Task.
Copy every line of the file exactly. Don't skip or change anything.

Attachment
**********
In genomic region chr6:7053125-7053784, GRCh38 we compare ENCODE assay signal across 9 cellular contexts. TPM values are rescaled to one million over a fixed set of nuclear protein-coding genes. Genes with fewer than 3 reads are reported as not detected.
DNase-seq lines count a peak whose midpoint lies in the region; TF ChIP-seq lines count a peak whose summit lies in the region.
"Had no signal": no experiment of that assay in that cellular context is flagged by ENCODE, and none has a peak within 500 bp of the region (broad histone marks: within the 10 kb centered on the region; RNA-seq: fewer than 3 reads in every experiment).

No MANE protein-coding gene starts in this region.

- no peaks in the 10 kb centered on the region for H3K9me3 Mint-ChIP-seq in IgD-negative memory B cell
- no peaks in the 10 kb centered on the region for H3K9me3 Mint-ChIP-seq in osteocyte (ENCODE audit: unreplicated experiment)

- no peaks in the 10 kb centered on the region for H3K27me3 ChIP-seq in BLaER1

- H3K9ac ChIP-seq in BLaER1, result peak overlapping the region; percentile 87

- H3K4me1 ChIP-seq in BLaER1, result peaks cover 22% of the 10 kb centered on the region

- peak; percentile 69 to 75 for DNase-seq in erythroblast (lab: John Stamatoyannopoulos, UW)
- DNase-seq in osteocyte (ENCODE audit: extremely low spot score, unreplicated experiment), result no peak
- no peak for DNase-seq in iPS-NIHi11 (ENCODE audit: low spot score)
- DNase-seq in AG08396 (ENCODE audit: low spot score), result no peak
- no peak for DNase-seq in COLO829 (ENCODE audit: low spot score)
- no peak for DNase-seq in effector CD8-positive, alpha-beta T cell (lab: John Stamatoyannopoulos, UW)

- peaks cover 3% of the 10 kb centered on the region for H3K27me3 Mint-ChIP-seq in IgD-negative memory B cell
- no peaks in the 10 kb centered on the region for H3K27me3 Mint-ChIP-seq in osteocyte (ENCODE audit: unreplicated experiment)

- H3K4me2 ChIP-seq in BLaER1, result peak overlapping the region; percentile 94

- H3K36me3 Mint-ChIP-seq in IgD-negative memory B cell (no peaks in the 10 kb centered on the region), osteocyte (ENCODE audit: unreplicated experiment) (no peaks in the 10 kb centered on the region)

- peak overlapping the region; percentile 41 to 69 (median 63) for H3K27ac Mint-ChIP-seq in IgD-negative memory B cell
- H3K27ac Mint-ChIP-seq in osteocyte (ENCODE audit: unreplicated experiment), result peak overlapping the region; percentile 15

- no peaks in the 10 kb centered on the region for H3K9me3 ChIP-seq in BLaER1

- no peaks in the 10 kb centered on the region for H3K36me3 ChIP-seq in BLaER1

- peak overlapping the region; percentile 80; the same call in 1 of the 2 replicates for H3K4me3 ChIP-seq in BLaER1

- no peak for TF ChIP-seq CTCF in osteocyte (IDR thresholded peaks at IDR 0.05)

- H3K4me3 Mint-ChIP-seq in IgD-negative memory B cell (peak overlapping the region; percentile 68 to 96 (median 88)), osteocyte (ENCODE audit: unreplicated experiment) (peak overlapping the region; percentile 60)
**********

In genomic region chr6:7053125-7053784, GRCh38 we compare ENCODE assay signal across 9 cellular contexts. TPM values are rescaled to one million over a fixed set of nuclear protein-coding genes. Genes with fewer than 3 reads are reported as not detected.
DNase-seq lines count a peak whose midpoint lies in the region; TF ChIP-seq lines count a peak whose summit lies in the region.
"Had no signal": no experiment of that assay in that cellular context is flagged by ENCODE, and none has a peak within 500 bp of the region (broad histone marks: within the 10 kb centered on the region; RNA-seq: fewer than 3 reads in every experiment).

No MANE protein-coding gene starts in this region.

- no peaks in the 10 kb centered on the region for H3K9me3 Mint-ChIP-seq in IgD-negative memory B cell
- no peaks in the 10 kb centered on the region for H3K9me3 Mint-ChIP-seq in osteocyte (ENCODE audit: unreplicated experiment)

- no peaks in the 10 kb centered on the region for H3K27me3 ChIP-seq in BLaER1

- H3K9ac ChIP-seq in BLaER1, result peak overlapping the region; percentile 87

- H3K4me1 ChIP-seq in BLaER1, result peaks cover 22% of the 10 kb centered on the region

- peak; percentile 69 to 75 for DNase-seq in erythroblast (lab: John Stamatoyannopoulos, UW)
- DNase-seq in osteocyte (ENCODE audit: extremely low spot score, unreplicated experiment), result no peak
- no peak for DNase-seq in iPS-NIHi11 (ENCODE audit: low spot score)
- DNase-seq in AG08396 (ENCODE audit: low spot score), result no peak
- no peak for DNase-seq in COLO829 (ENCODE audit: low spot score)
- no peak for DNase-seq in effector CD8-positive, alpha-beta T cell (lab: John Stamatoyannopoulos, UW)

- peaks cover 3% of the 10 kb centered on the region for H3K27me3 Mint-ChIP-seq in IgD-negative memory B cell
- no peaks in the 10 kb centered on the region for H3K27me3 Mint-ChIP-seq in osteocyte (ENCODE audit: unreplicated experiment)

- H3K4me2 ChIP-seq in BLaER1, result peak overlapping the region; percentile 94

- H3K36me3 Mint-ChIP-seq in IgD-negative memory B cell (no peaks in the 10 kb centered on the region), osteocyte (ENCODE audit: unreplicated experiment) (no peaks in the 10 kb centered on the region)

- peak overlapping the region; percentile 41 to 69 (median 63) for H3K27ac Mint-ChIP-seq in IgD-negative memory B cell
- H3K27ac Mint-ChIP-seq in osteocyte (ENCODE audit: unreplicated experiment), result peak overlapping the region; percentile 15

- no peaks in the 10 kb centered on the region for H3K9me3 ChIP-seq in BLaER1

- no peaks in the 10 kb centered on the region for H3K36me3 ChIP-seq in BLaER1

- peak overlapping the region; percentile 80; the same call in 1 of the 2 replicates for H3K4me3 ChIP-seq in BLaER1

- no peak for TF ChIP-seq CTCF in osteocyte (IDR thresholded peaks at IDR 0.05)

- H3K4me3 Mint-ChIP-seq in IgD-negative memory B cell (peak overlapping the region; percentile 68 to 96 (median 88)), osteocyte (ENCODE audit: unreplicated experiment) (peak overlapping the region; percentile 60)